He saw the surprise in her face , and laughed as though it were the funniest expression he had ever seen . He kept on laughing until she started laughing with him . He had a deep voice which was full of good food she had cooked , and good humor ; ; an explosive laugh which always carried everything before it . He would settle himself into his seat to laugh . Whenever he laughed it was all he was doing . And she was made to fall in love with him again there in the rutted dirt driveway standing in the cold fog , mad as she was at his going away when he really didn't have to , mad at their both having got older in a life that seemed to have taken no more than a week to go by . She was forty-nine at this time , a lanky woman of breeding with an austere , narrow face which had the distinction of a steeple or some architecture that had been designed long ago for a stubborn sort of prayer . Her eyebrows were definite and heavy and formed two lines moving upward toward a high forehead and a great head of brown hair that fell to her shoulders . There was an air of blindness in her gray eyes , the startled-horse look that ultimately comes to some women who are born at the end of an ancestral line long since divorced from money-making and which , besides , has kept its estate intact . She was personally sloppy , and when she had colds would blow her nose in the same handkerchief all day and keep it , soaking wet , dangling from her waist , and when she gardened she would eat dinner with dirt on her calves . But just when she seemed to have sunk into some depravity of peasanthood she would disappear and come down bathed , brushed , and taking breaths of air , and even with her broken nails her hands would come to rest on a table or a leaf with a thoughtless delicacy , a grace of history , so to speak , and for an instant one saw how ferociously proud she was and adamant on certain questions of personal value . She even spoke differently when she was clean , and she was clean now for his departure and her voice clear and rather sharp .

`` Now drive carefully , for God's sake '' ! ! She called , trying to attain a half humorous resentment at his departure . But he did not notice , and was already backing the car down to the road , saying `` Toot-toot '' ! ! To the stump of a tree as he passed it , the same stump which had impaled the car of many a guest in the past thirty years and which he refused to have removed . She stood clutching her shawl around her shoulders until he had swung the car onto the road . Then , when he had it pointed down the hill , he stopped to gaze at her through the window . She had begun to turn back toward the house , but his look caught her and she stood still , waiting there for what his expression indicated would be a serious word of farewell . He looked at her out of himself , she thought , as he did only for an instant at a time , the look which always surprised her even now when his uncombable hair was yellowing a little and his breath came hard through his nicotine-choked lungs , the look of the gaunt youth she had suddenly found herself staring at in the Tate Gallery on a Thursday once . Now she kept herself protectively ready to laugh again and sure enough he pointed at her with his index finger and said `` Toot '' ! ! Once more and roared off into the fog , his foot evidently surprising him with the suddenness with which it pressed the accelerator , just as his hand did when he worked . She walked back to the house and entered , feeling herself returning , sensing some kind of opportunity in the empty building . There is a death in all partings , she knew , and promptly put it out of her mind .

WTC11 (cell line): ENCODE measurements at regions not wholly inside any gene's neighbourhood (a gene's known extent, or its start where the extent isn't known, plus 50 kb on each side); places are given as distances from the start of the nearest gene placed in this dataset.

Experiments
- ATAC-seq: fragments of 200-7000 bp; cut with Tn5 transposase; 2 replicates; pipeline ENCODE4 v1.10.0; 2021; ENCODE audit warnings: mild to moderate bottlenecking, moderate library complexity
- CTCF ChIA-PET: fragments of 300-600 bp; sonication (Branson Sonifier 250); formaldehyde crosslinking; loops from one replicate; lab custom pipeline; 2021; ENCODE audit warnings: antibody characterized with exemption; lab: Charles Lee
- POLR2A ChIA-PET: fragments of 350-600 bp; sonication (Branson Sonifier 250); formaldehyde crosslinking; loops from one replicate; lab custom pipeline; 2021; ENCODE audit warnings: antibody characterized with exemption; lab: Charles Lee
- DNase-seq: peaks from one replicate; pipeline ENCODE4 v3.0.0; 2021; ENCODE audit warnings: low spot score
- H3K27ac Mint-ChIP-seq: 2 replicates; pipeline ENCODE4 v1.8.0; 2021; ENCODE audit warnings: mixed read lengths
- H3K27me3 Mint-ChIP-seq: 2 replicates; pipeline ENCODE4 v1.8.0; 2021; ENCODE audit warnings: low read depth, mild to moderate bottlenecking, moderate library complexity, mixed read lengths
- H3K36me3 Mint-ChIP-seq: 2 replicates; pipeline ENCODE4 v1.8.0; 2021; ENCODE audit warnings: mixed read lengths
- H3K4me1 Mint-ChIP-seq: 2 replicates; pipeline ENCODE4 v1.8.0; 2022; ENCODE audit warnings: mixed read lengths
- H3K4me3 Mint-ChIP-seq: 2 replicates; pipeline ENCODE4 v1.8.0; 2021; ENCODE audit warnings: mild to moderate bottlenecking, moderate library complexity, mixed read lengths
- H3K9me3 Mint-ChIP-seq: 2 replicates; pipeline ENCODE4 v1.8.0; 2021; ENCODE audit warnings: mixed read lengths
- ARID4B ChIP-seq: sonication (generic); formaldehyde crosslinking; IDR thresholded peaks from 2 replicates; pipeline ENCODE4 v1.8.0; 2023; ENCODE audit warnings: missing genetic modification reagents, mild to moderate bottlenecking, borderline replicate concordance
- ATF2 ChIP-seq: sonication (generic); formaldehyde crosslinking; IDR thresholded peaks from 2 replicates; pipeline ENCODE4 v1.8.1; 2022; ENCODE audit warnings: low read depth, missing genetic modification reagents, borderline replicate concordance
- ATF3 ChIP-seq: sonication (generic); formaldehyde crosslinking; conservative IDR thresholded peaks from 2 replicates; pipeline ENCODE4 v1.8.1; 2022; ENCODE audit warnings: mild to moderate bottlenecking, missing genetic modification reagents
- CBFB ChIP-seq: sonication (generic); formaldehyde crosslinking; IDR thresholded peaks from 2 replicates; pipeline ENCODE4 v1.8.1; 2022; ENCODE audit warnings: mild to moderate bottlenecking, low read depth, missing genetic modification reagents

She enjoyed great parties when she would sit up talking and dancing and drinking all night , but it always seemed to her that being alone , especially alone in her house , was the realest part of life . Now she could let out the three parakeets without fear they would be stepped on or that Stowey would let them out one of the doors ; ; she could dust the plants , then break off suddenly and pick up an old novel and read from the middle on ; ; improvise cha-chas on the harp ; ; and finally , the best part of all , simply sit at the plank table in the kitchen with a bottle of wine and the newspapers , reading the ads as well as the news , registering nothing on her mind but letting her soul suspend itself above all wishing and desire . She did this now , comfortably aware of the mist running down the windows , of the silence outside , of the dark afternoon it was getting to be . She fell asleep leaning on her hand , hearing the house creaking as though it were a living a private life of its own these two hundred years , hearing the birds rustling in their cages and the occasional whirring of wings as one of them landed on the table and walked across the newspaper to perch in the crook of her arm . Every few minutes she would awaken for a moment to review things : Stowey , yes , was on his way south , and the two boys were away in school , and nothing was burning on the stove , and Lucretia was coming for dinner and bringing three guests of hers . Then she fell asleep again as soddenly as a person with fever , and when she awoke it was dark outside and the clarity was back in her eyes . She stood up , smoothing her hair down , straightening her clothes , feeling a thankfulness for the enveloping darkness outside , and , above everything else , for the absence of the need to answer , to respond , to be aware even of Stowey coming in or going out , and yet , now that she was beginning to cook , she glimpsed a future without him , a future alone like this , and the pain made her head writhe , and in a moment she found it hard to wait for Lucretia to come with her guests . She went into the living room and turned on three lamps , then back into the kitchen where she turned on the ceiling light and the switch that lit the floods on the barn , illuminating the driveway . She knew she was feeling afraid and inwardly laughed at herself . They were both so young , after all , so unready for any final parting . How could it have been thirty years already , she wondered ? ? But yes , nineteen plus thirty was forty-nine , and she was forty-nine and she had been married at nineteen . She stood still over the leg of lamb , rubbing herbs into it , quite suddenly conscious of a nausea in her stomach and a feeling of wrath , a sensation of violence that started her shivering .